Study Shows That Bullies Have Lowest Rates of Depression


Many of the more tender-hearted social reformers suggest that bullies ought to be pitied rather than punished. It has become common folk wisdom that the bully is simply maladjusted, and acting out frustrations and traumas acquired from their own history of being abused or enduring a dysfunctional home life. However, recent studies suggest that bullying behavior may actually constitute a highly heritable collection of personality traits whose purpose is to elevate social rank and generate sex appeal.   

Survival Of The Meanest

Far from being the pitiable product of familial turmoil, researchers from Simon Fraser University found, after surveying a group of high school students, that bullies had the highest self-esteem and social status, and were least likely to be depressed. High school is at least as much about social status as academics, and according to Jennifer Wong, the criminology professor who headed the study, bullying is one of the most reliable social ladders to the top of the high school food chain.   

Born To Bully

According to Wong, anti-bullying programs tend to be such dismal failures because bullying behavior is likely the result of biological hard-wiring rather than learned behavior. In other words, it is not environmental stressors, but selective pressures, that generate bullying behavior. Bullies have their parents to thank for their behavior; not because the children were raised poorly, but because they inherited genes from their parents which predispose them to bullying. Instead of attempting to suppress bullying behavior, Wong suggests that schools widen the range of supervised competitive activities for students. This allows bullies to exercise their natural tendency toward dominating others in a more pro-social outlet.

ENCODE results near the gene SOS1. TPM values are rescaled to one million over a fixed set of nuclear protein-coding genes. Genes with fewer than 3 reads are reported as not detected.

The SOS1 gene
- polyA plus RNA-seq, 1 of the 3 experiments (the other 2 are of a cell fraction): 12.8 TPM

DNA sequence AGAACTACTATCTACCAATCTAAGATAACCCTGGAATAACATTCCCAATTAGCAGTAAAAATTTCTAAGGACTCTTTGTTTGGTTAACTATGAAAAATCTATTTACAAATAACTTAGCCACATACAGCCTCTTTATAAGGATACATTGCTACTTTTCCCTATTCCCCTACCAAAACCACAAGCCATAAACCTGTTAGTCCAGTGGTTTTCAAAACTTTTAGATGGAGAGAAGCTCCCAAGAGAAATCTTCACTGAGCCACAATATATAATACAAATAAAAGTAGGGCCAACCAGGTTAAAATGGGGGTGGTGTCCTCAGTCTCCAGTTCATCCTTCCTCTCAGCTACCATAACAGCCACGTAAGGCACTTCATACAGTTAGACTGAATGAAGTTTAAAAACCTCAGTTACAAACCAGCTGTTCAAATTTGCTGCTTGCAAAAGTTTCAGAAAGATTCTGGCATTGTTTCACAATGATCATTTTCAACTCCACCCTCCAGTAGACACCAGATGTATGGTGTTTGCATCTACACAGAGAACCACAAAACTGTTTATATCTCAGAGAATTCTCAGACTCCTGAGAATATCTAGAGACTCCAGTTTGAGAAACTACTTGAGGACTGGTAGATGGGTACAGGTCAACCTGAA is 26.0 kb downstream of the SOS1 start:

Sexy, Not Sadistic

Rather than being driven only, or even primarily, by a desire to harm others, some researchers think the purpose of bullying is to acquire higher social status with the intent to improve their chances with the opposite sex. In one study, for example, Brock University psychologist Tony Volk, after surveying 178 high school students, found that bullies had more sex than others. Like Wong, Volk and his colleagues paint a picture of a bully whose traits are advantageous insofar as they provide more sexual opportunities, higher self-esteem, social rank, and physical protection.

Bullied Into Bullying

Nevertheless, Rob Frenette, co-founder of the advocacy group Bullying Canada, rejects the notion that bullying is an inborn or genetic personality trait. Instead, he insists that an unhealthy environment is invariably one of the causes of bullying behavior. Having been a victim of bullying himself, he insists that he has yet to meet a bully who did not suffer from some kind of traumatic environmental stimulus. This constitutes a well-defined subset of bullies, however, which Volk refers to as “bully-victims.” Although they exist, Volk insists that 80-90 percent of bullies are “pure bullies,” who exhibit higher interpersonal skills and greater popularity than the more overtly disruptive and antisocial troubled bully-victims, and that the latter constitute a minority of bullies.